Ever Wondered About the Difference Between a Donkey and a Burro?

by barbarab

While looking at photos on RedGage I found an excellent photo of a donkey. Or was it a burro?

Donkey or Burro?

Where did it all begin?

Perusing the sites I love the most

I came across an adorable picture

It brought memories and smells to mind

It made me wonder

What are the differences after all?

Let's Trace It Back

Origins

Horses and Donkeys originated at the same time; probably 3000 B.C. and came from Africa into Spain and Europe. From Spain, the Donkey came to North America and Mexico. A Donkey and a Burro are really the same animal but a Mule is not the same as a Donkey. A Donkey is a species all to itself and has a sub-species of minature, mediterranean, standard and mammouth. A mule is an animal that man made by breeding a female horse to a male donkey and is sterile.

Thedifferent types of Donkeys are based on height. The Mammouth is the largest and is 54 to 56 inches at the withers or shoulders. A Large Standard Donkey is also the same size in inches but Large Standards are males, otherwise known as Jackstock. The Standard Donkey is 48 to 54 inches at its withers and the Minature Donkey is 36 inches and shorter. The Mediterranean Donkey comes between the Minature and the Standard and stands 36 to 48 inches in height.

There are 185 different breeds of Donkeys in the world today. The country with the largest population of Donkeys is China and Mexico is the fourth. In the United States the BLM (Bureau of Land Management) handles the majority of the Burro population. Most of the time when people speak of a Donkey they are speaking of a domesticated Burro. A Burro is usually considered to be a wild Donkey. It seems strange to use two words to describe the same animal. In the Southwest and  Mexico, however, the term Burro is used in the vernacular and refers to both Donkey and Burro.

Did you know there are 185 different species of Donkey?

  Display results
China has over 11 million donkeys today.

Do You Want A Burro of Your Own?

Better be ready; a burro is not easily led.

People have always maligned the poor Donkey. A Donkey is stubborn, a Donkey will kick and bite, a Donkey will never be truly tamed. However, the poor Donkey has been with mankind since Biblical times and is mentioned in many different religious and secular texts. In the western Bible alone there are 68 references to the Donkey. The Hindu's believe that the Donkey was the way the God Vahana arrived on Earth. Muhammed of the religion of Islam warned that if a Donkey crossed in front of anyone while they were praying it was a sign of the Devil. In Pinnochio the puppet boy is turned into a donkey for a while because of his poor behaviour. Perhaps the best known reference to a Donkey in the western civilization is of Mary riding a Donkey into Bethlehem and then of Jesus riding a Donkey into Jerusleum.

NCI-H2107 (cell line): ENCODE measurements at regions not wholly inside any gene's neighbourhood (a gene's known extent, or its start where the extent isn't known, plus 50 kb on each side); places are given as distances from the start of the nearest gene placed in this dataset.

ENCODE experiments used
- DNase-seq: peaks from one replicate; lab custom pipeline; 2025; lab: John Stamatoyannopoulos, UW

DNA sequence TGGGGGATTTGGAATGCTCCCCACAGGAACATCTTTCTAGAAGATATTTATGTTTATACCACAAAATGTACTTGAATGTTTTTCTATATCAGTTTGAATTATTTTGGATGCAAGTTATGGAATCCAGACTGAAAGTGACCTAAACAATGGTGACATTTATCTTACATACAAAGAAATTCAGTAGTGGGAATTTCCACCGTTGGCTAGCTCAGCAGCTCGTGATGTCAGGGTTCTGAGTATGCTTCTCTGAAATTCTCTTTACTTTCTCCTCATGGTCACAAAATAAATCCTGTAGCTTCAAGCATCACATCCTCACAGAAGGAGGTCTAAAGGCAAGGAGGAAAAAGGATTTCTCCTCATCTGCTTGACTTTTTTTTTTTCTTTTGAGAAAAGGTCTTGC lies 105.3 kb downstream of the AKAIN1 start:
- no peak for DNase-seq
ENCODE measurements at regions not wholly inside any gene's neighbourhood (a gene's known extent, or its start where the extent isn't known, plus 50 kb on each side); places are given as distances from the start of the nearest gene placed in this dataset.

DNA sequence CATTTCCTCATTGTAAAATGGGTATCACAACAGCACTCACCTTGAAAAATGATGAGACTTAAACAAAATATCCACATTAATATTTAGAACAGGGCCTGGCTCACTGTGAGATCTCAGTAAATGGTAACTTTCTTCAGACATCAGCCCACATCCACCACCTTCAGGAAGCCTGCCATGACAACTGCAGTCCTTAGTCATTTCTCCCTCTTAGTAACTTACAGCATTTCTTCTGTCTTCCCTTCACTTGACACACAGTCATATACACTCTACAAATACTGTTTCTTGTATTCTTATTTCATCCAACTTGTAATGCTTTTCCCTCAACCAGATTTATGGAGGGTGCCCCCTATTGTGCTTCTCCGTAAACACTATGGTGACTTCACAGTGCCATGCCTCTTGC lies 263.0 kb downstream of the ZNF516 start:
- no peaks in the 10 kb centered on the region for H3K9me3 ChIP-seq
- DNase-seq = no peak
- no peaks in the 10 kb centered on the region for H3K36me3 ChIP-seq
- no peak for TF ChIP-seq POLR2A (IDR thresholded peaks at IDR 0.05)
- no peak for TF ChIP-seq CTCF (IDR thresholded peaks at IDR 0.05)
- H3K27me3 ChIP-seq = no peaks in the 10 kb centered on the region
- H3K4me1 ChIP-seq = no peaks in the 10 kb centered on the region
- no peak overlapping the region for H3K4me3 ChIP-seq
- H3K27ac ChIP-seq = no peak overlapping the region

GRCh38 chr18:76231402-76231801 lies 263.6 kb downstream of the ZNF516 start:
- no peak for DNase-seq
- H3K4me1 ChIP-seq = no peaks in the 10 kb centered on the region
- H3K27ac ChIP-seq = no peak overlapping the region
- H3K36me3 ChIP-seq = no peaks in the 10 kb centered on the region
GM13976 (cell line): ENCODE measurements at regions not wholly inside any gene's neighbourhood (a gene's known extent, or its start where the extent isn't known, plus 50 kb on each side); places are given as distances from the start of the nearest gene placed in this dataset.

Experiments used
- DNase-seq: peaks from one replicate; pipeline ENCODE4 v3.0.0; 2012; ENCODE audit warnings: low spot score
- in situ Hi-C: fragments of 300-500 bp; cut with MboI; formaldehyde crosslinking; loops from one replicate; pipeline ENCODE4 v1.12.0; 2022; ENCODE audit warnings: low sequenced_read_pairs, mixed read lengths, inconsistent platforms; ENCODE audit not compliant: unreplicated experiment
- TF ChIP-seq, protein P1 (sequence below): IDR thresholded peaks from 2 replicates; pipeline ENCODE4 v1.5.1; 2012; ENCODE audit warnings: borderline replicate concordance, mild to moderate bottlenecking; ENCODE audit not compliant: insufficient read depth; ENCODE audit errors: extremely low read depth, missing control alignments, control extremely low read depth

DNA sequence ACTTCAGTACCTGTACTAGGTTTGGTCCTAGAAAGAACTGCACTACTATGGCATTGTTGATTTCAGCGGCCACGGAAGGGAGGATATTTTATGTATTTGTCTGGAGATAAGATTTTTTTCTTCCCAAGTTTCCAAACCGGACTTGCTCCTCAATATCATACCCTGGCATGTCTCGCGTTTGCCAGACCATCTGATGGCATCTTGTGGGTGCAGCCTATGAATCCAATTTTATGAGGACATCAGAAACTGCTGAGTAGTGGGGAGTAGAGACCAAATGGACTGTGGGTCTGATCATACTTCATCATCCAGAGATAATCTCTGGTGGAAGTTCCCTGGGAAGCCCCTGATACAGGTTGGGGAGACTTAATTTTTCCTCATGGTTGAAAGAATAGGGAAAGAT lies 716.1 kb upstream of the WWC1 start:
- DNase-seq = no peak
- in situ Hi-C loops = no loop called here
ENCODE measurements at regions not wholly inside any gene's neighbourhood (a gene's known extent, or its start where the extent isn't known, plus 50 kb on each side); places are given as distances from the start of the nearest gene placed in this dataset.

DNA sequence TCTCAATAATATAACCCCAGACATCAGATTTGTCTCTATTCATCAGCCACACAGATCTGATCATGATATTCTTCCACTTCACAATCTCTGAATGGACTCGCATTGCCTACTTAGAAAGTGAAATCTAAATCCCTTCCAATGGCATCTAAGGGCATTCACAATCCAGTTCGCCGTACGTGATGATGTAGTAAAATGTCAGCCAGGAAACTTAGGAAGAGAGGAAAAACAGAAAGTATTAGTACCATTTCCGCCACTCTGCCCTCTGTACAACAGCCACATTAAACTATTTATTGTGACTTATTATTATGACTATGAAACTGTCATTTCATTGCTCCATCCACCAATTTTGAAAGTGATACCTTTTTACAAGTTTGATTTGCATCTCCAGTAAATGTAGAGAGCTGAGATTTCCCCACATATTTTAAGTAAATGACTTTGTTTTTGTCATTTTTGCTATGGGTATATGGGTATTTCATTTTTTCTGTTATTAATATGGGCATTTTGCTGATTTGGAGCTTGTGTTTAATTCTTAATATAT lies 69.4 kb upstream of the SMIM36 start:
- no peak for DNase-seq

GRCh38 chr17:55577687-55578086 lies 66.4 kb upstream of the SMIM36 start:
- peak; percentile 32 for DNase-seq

There are different stories concerning where the Donkey got the distinctive cross on its back. If you look at a Donkey as if you are above it and looking straight down at its back you will see a stripe of black across its withers that extends down its front legs and then a black stripe straight down its vertebrae. This is called the Donkeys' Cross and even if the colour of the Donkey is black, that cross is inherant to its makeup. It is in the Donkey's chromsomes and will show up in its offspring. One story about the Donkey's cross is that the Donkey stayed with Jesus right up to the crucifixion and stood in the shadow of Jesus' cross. The shadow made a tattoo of sorts across the brave Donkeys back. The more popular story is where a Donkey carried Jesus into Jerusalem so where Jesus sat on the donkeys' back the pressure made a cross. The story goes on to say that the black stripes on the Donkey's legs were made from the palm fronds the Donkey walked on going into the city. However, as the Donkey has been in existence since 3000 B.C. neither tale carries much weight; which is itself a play on words.

As to the belief that a Donkey is stubborn, this comes about from the temperament of the Burro. It is used to being preyed upon and its natural defense is to take everything very cautiously. A Donkey will not do anything unless it wants to. It is up to its human companion then, to find a way to encourage the Donkey to want to do things for its human. A Donkey is the guard of its environment and will protect its humans and animals. A Donkey does not make a good companion for a dog, unless they have been raised together. Perhaps this is due to the behaviour of both dog and donkey. Both of these animals are part of a pack and are natural rivals. At the same time, a lone Donkey will become depressed if it is the only animal and while other farmyard animals can help, the Donkey really needs another Donkey to boost it's mood and keep it healthy.